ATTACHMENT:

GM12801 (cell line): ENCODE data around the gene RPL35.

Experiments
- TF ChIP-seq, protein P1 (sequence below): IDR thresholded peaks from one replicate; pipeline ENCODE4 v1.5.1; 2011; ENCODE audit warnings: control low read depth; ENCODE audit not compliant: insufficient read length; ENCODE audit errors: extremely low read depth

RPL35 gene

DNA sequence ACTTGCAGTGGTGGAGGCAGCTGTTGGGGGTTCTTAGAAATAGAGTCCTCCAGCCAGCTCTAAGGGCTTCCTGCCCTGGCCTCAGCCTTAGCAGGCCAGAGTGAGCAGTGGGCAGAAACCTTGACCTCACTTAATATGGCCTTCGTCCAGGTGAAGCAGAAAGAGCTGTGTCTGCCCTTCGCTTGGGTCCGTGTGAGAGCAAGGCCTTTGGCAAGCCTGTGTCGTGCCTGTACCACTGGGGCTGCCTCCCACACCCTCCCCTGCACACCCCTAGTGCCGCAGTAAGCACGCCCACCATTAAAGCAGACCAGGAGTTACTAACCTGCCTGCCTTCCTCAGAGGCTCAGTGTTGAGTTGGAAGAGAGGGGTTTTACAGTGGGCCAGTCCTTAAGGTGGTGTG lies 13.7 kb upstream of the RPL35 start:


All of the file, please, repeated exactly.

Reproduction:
GM12801 (cell line): ENCODE data around the gene RPL35.

Experiments
- TF ChIP-seq, protein P1 (sequence below): IDR thresholded peaks from one replicate; pipeline ENCODE4 v1.5.1; 2011; ENCODE audit warnings: control low read depth; ENCODE audit not compliant: insufficient read length; ENCODE audit errors: extremely low read depth

RPL35 gene

DNA sequence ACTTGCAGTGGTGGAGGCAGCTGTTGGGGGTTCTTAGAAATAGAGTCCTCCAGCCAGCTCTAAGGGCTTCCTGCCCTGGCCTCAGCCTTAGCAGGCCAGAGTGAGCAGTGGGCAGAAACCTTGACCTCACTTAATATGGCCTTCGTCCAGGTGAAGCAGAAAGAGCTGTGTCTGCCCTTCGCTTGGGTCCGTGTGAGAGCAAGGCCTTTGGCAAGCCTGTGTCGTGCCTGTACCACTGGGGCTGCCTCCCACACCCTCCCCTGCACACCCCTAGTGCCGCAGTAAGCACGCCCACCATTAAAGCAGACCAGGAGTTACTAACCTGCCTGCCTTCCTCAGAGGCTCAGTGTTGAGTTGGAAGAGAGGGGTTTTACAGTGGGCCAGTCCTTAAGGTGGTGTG lies 13.7 kb upstream of the RPL35 start: